I've been working in downtown Montréal for the past 15 years. I like it. I often go there during the weekend for errands. It's more agreeable than the shopping mall frenzy of the suburbs. Driving is also much more relaxed.
Most Suburbanites are under the impression that the Montréalais driver is nuts. They believe you'd have to be crazy to live in the city. I don't agree. Most of the Montréalais I know take the bus and the Métro. I think most Montréalais drivers aren't from Montréal.
Anyway!... the Festival international de jazz de Montréal has just kicked off the season. Tourists are in town. I haven't traveled all that much in my life, but I know what I like when I'm traveling. Some of the fondest memories I have of my foreign escapades are impromptu encounters with local residents. So... when I see someone walking slowly with her/his nose up in the air or trying to figure out a map, I always offer my help.
Yesterday, I was at Bonaventure Métro station with my son. Two ladies were trying to figure out their way to Chinatown. That's where we were heading and they accepted my offer to accompany them.
They were on a cruise from Boston up the St. Lawrence Seaway. "It must be nice to see Québec city from the Seaway?" I asked. They loved it.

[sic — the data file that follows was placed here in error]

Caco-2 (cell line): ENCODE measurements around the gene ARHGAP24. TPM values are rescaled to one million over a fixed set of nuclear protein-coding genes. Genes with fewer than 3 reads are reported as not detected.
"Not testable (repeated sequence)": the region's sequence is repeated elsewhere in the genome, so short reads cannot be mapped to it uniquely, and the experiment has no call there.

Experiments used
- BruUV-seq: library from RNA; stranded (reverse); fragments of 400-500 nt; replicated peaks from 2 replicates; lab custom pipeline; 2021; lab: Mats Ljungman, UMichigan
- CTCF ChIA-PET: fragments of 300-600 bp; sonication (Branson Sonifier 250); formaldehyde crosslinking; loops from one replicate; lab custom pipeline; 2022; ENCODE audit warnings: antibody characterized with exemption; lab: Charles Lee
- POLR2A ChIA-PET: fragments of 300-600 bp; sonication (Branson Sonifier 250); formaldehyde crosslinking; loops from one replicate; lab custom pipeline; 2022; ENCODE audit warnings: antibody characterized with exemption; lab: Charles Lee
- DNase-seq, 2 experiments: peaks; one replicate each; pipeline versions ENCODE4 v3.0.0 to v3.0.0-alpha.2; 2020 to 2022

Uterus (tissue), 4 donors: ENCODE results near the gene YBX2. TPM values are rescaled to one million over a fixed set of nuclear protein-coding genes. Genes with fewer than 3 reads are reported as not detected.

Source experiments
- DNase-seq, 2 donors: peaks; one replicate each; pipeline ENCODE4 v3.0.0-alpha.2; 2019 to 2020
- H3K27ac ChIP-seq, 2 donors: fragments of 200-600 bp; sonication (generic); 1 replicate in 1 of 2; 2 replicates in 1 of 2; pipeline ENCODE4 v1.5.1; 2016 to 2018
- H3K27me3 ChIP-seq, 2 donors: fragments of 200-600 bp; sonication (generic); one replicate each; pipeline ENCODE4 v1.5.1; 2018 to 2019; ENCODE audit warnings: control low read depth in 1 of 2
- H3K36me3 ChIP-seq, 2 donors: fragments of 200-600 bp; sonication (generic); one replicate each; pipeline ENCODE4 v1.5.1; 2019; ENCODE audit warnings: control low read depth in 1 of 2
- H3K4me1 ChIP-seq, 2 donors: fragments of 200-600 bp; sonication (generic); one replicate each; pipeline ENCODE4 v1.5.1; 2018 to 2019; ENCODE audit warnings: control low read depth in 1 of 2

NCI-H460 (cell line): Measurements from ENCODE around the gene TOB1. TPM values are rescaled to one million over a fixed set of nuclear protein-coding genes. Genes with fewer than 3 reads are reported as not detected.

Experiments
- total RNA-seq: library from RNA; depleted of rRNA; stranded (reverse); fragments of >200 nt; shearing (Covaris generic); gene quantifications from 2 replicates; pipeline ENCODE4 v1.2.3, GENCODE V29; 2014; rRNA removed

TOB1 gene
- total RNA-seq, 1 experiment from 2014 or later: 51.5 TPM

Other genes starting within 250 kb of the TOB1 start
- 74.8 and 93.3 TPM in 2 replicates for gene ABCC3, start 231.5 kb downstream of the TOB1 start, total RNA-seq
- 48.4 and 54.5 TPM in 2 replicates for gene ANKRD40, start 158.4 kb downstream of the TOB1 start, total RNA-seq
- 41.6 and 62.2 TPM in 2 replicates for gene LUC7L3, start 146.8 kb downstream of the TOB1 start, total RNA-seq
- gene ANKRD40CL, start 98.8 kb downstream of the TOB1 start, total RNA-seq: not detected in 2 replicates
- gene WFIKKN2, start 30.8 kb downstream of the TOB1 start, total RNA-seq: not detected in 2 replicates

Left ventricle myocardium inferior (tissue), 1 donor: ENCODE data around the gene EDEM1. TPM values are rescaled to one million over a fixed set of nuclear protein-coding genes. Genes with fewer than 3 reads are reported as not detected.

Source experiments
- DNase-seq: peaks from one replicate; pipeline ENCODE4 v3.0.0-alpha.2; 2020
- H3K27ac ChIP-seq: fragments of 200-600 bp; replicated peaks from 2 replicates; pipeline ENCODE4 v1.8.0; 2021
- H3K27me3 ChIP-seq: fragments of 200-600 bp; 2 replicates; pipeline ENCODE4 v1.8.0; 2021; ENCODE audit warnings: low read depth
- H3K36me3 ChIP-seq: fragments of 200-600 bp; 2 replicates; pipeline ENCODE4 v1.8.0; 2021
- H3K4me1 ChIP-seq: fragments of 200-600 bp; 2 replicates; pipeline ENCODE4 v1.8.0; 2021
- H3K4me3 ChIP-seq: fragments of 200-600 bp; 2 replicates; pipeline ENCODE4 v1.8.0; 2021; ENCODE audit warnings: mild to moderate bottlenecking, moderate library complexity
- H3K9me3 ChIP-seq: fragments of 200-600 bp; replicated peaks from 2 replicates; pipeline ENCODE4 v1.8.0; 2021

We got off at Square-Victoria (one station West of Chinatown). I showed them the original Parisian Métropolitain entrance. It's an amazing Art Nouveau piece by Hector Guimard. It was donated by the Parisian transit authority to commemorate the collaboration between French and Québécois engineers when building the original lines in the 60s.
We then moved on to Chinatown through the undergrounds; that's a pretty slick part of town. Once arrived, I had them try some Dragon's beard candy, nuts wrapped in fluffy sugar filaments. My kids love it and always get a kick from watching it made.
All along the way, my son was very quiet. Both ladies noticed and were puzzled when I informed them that he didn't speak English. I often get the feeling that Americans underestimate the veracity of our French speaking society. I always get a kick out of demonstrating it.